I've been meaning to write about the following for some time now.
For a mother, seeing your baby for the first time is monumental. You've dreamed about it...you've pictured it in your mind...you've waited, and waited and waited. Any mother will tell you that a newborn baby looks nothing like the glossy magazine ads you are bombarded with during pregnancy. Tiny heads are "misshapen"...skin is dotted with baby acne....
The first thing I remember about my beautiful son was his cleft chin. His quivering little body...his deep eyes. His purple nose. Pediatricians exclaimed that his tiny face must have scraped my pelvic bone during his descent into the world. All we knew was that he was finally here; healthy, strong, and beautiful.
I nursed W nonstop during his first weeks. I watched his little nose wiggle up and down, like a rabbit, as he suckled. This little nose became red. A very deep red. It seemed to grow in size....unlike any kind of bruise.
Dermatologists told us that Wesley has a hemangioma, a very common type of benign tumor, that looks like a deep red build up of blood vessels. Doctors are unsure what causes them, and therefore know of no way to prevent them. These "strawberry marks" disappear on their own over the course of a few years, and generally need no medical treatment....unless they are close to any mucous membranes, such as the nose or eyes.
1 month old
Hemangiomas grow at a fast rate during the first 6 months of life. Doctors were afraid that this growth would prevent cartiledge in W's nose from forming correctly...his entire nose could "collapse"...and major reconstructive surgery would be needed. It could also have grown into his eyes.
Reluctantly, W was put on medications to prevent growth of the hemangioma. He gained much weight, and drooled nonstop. We traveled over an hour to see a pediatric dermatologist ,who I struggled to trust,once a week. He spent a weekend in the hospital. I never left the room once, and convinced the night nurse to let us cosleep.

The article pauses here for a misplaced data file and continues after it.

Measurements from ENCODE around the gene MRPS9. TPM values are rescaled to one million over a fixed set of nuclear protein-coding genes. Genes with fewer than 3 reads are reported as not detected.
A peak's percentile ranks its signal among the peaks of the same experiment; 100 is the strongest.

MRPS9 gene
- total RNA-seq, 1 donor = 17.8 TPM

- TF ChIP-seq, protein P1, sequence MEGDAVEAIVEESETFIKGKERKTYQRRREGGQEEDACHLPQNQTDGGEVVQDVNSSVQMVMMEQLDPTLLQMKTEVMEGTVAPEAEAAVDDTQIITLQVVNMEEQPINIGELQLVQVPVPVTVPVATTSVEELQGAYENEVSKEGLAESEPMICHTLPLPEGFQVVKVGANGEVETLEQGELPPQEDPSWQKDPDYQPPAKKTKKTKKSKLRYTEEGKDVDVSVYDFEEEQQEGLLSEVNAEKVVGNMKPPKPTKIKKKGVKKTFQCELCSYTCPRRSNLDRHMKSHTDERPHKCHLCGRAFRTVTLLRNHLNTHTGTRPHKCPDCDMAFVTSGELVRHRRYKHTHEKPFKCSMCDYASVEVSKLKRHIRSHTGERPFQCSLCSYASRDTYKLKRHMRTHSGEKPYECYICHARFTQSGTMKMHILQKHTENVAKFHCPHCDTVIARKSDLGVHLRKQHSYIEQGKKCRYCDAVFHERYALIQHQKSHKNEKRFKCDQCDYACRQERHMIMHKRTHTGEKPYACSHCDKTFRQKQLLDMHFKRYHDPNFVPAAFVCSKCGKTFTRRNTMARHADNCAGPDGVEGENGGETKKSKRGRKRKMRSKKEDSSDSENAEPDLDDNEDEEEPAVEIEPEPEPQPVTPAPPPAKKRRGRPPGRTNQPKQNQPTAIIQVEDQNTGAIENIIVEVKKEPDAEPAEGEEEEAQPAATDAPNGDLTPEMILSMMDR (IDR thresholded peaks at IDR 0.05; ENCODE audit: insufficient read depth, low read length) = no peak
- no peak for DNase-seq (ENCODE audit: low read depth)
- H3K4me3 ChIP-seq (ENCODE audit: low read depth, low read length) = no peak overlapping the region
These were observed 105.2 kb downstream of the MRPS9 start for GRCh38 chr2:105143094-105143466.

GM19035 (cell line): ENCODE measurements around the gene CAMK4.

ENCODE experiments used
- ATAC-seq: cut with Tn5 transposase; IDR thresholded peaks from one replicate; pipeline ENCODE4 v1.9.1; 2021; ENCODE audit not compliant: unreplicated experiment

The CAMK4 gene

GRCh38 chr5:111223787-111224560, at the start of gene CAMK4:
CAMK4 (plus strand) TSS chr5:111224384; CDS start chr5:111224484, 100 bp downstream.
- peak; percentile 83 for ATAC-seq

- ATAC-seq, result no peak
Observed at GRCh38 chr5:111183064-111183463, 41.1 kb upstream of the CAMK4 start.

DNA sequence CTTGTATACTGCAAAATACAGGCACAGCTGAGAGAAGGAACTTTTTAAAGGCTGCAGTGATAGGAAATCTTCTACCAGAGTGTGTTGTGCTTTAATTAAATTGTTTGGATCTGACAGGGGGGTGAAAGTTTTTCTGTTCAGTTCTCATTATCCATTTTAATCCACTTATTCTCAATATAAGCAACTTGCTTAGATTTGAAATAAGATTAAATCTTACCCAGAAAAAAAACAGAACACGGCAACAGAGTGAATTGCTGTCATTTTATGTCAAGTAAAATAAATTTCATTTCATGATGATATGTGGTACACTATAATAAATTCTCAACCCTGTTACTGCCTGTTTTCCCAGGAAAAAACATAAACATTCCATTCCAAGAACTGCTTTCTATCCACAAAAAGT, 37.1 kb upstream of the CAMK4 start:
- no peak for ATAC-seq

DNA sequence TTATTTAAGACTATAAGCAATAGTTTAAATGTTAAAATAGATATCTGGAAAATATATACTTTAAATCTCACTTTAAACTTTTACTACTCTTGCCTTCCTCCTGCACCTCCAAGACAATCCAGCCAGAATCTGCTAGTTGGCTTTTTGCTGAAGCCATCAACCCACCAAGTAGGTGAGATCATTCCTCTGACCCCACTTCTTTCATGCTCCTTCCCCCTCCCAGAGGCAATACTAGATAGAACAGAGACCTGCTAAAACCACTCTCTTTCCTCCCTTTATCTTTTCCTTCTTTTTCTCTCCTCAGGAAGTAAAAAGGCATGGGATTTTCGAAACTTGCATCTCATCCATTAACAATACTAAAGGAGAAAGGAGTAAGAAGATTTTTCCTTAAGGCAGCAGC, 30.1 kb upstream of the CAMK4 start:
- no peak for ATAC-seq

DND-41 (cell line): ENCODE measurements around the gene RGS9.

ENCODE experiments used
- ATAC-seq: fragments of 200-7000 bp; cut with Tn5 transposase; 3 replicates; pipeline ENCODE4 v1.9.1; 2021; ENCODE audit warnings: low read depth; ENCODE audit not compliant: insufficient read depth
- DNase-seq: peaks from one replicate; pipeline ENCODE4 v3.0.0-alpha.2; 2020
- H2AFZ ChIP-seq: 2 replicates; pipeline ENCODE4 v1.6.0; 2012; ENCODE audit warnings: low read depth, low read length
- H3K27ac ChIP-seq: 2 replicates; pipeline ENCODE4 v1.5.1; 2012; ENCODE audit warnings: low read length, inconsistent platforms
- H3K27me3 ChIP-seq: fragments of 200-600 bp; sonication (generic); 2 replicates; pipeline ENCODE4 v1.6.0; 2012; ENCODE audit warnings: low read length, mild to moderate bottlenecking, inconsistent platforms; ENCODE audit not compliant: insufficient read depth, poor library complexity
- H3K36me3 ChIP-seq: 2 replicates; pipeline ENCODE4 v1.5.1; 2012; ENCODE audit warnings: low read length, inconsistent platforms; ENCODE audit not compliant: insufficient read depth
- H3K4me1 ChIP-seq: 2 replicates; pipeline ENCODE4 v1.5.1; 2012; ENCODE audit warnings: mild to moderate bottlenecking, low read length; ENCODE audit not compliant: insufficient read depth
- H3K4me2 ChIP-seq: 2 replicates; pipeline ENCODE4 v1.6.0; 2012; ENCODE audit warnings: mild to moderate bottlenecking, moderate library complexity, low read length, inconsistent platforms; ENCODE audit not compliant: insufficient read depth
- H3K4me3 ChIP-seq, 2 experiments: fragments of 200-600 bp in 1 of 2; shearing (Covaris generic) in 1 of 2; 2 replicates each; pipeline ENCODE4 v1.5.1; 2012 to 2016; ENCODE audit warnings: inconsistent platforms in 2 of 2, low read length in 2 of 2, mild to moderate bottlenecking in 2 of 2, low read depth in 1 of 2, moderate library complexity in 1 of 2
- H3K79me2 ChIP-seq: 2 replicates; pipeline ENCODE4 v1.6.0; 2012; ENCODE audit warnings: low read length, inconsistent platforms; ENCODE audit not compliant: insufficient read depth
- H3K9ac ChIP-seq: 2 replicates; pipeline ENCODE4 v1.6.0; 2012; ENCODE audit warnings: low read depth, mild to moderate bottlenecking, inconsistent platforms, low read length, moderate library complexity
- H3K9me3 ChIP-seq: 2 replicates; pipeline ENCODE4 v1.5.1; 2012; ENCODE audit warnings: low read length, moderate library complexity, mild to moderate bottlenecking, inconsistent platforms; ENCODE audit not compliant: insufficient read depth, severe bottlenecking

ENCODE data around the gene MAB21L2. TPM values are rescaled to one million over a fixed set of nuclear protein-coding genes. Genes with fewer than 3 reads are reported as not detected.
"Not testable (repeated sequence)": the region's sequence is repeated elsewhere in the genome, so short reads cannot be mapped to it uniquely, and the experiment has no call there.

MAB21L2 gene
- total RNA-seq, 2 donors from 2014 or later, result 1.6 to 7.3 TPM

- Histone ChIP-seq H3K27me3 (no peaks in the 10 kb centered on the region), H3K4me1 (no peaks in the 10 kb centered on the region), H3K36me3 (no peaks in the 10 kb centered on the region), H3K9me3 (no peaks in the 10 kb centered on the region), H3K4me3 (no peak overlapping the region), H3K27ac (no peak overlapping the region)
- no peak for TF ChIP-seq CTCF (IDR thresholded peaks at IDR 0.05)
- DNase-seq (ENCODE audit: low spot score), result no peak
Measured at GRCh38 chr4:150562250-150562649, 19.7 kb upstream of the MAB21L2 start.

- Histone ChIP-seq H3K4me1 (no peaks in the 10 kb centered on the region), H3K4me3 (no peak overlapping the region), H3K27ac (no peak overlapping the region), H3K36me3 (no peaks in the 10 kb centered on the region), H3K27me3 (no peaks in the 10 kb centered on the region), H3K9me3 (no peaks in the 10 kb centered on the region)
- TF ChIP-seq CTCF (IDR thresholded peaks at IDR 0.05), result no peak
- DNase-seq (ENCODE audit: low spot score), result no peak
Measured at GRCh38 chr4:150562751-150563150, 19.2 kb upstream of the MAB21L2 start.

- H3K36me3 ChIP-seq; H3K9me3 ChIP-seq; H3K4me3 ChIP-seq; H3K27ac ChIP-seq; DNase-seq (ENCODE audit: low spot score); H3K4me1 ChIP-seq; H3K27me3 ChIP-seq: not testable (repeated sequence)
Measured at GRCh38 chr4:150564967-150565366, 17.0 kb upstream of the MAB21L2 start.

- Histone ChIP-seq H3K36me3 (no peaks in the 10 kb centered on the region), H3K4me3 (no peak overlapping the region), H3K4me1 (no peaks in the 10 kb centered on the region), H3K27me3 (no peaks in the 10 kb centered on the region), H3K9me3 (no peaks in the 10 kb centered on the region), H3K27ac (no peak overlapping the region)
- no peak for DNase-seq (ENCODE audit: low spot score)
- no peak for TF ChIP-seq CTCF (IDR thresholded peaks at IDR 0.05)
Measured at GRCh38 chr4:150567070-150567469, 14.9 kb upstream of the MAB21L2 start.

3 months old
W stands out in a crowd, and once somebody meets him, they rarely forget his face....the baby with the red nose. I grow weary of well-intentioned (or just nosy) people asking me "what is wrong with his nose?" Sometimes, people can be cruel. I constantly hear commenting...I notice the stares we get. At Christmas, I grow tiresome of the rudolph jokes....people have exclaimed that "they hope we will get it removed"...worst of all, a stranger has actually accused me of hitting him in the face, thus causing the redness.
Halloween, 2009....matching red noses...
Maybe this seems petty....after all, our baby is healthy, sweet, and strong! Why should I care what anyone thinks or says? Ah, to an extent I don't. To an extent, we all don't. But to say that I go through life without a single care for what others think of me would be a lie. And I am not ashamed to admit it.
A few years back, heavy makeup was my best friend. As an acne sufferer, I did meticulous spackle jobs on my face every morning. During my short career as a commercial model, I hated showing up to a shoot without makeup on. I hid behind powder, blush, and eyeliner daily. Photos looked beautiful....but how much of them were really me? Outter beauty is such a facade...anyone can look fantastic in the right lighting and with a skilled photographer.
Time has passed...dermatologists have offered a laser treatment to prematurely reduce the redness on W's nose. Apparently, this is a popular choice for parents in our situation. "Will it hurt?", I ask. "Like rubberbands snapping against the face", the doctor replies. A laser in a one-year olds face? Just to "correct" his appearance? But, this is my baby. This is him! Why should he be altered? I suppose he wasn't meant to look like everybody else. This is his spirit.
11 months old
W's nose will most likely be flesh toned by the time he is school age. People still comment, of course. Children ask questions, as they naturally will. A dear friend of mine once told a child that W was "kissed by an angel that wore red lipstick." This remains my favorite response for children and adults alike.
Present day, 14 months old (hallway fashion show...!)
This past weekend...
I haven't worn skin powder in months. I feel fresh, confident, and revived. I feel beautiful and important...even though a comb rarely touches my head these days, much less a makeup brush! This whole experience has been a lesson learned; and an important one....My son inspires me in everything I do, whether he knows it yet or not. Thank you for reading!
No makeup. Just skin.